In 2006, Takahashi and Yamanaka first created induced pluripotent stem cells from mouse fibroblasts via the retroviral introduction of genes encoding the transcription factors Oct3/4, Sox2, Klf44, and c-Myc. Since then, the future clinical application of somatic cell reprogramming technology has become an attractive research topic in the field of regenerative medicine. Of note, considerable interest has been placed in circumventing ethical issues linked to embryonic stem cell research. However, tumorigenicity, immunogenicity, and heterogeneity may hamper attempts to deploy this technology therapeutically. This review highlights the progress aimed at reducing induced pluripotent stem cells tumorigenicity risk and how to assess the safety of induced pluripotent stem cells cell therapy products.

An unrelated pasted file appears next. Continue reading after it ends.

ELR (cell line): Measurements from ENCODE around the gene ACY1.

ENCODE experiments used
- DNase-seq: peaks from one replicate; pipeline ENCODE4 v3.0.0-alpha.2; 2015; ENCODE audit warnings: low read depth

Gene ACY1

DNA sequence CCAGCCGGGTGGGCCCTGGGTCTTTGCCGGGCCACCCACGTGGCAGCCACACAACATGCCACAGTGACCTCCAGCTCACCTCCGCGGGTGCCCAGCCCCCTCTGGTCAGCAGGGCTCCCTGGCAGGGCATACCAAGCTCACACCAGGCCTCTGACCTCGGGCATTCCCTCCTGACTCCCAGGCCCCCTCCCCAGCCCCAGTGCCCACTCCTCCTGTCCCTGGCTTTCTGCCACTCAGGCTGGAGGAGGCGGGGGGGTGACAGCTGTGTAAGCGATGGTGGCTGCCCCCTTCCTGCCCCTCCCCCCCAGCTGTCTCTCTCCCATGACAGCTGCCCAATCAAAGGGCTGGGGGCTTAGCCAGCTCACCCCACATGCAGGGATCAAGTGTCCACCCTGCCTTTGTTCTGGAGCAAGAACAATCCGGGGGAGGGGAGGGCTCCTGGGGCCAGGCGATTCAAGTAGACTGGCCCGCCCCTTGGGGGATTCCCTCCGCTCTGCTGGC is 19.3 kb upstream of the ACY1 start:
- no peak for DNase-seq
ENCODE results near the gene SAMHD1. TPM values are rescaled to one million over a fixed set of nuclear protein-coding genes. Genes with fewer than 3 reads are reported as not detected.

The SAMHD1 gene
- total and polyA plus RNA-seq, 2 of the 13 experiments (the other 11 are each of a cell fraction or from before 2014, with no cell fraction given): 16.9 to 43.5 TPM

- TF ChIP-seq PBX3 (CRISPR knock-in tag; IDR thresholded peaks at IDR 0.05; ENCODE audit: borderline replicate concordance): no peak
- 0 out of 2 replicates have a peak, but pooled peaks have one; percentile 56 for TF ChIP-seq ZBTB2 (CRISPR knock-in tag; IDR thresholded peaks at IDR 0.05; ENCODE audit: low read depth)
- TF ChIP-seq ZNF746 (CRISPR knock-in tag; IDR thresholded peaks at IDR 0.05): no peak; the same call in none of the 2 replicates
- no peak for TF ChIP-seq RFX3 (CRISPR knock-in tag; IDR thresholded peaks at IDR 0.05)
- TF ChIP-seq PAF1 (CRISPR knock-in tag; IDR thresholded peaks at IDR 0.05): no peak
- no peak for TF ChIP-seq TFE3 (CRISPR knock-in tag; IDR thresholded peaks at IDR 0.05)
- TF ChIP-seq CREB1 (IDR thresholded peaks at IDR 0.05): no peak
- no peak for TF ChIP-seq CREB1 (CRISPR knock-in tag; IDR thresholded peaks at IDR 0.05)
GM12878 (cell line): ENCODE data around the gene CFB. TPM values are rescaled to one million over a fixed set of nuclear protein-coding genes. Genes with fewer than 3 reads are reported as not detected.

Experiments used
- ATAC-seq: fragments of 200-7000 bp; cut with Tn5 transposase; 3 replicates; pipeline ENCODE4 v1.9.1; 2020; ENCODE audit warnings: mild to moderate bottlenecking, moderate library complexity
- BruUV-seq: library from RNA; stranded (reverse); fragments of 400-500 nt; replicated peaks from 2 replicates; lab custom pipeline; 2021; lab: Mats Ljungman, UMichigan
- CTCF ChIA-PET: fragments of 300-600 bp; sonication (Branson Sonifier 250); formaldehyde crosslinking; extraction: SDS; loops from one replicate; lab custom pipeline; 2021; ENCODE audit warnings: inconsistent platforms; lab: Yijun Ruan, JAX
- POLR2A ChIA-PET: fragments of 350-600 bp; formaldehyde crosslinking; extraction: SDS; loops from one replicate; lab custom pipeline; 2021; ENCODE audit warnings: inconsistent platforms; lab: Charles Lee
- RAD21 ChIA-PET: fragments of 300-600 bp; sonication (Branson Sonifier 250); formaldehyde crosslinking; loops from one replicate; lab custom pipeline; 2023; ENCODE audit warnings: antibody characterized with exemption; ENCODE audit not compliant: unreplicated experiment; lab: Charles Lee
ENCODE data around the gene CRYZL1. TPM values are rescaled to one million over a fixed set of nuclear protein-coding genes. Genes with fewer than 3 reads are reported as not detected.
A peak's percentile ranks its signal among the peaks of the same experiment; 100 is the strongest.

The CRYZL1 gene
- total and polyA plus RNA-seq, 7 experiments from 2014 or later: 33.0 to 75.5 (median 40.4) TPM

chemical-induced reprogramming; drug-inducible suicide system; induced pluripotent stem cells (iPSCs); regenerative medicine; reprogramming transcription factors; tumorigenicity.
© The Author(s) 2022. Published by Oxford University Press on behalf of the West China School of Medicine & West China Hospital of Sichuan University.
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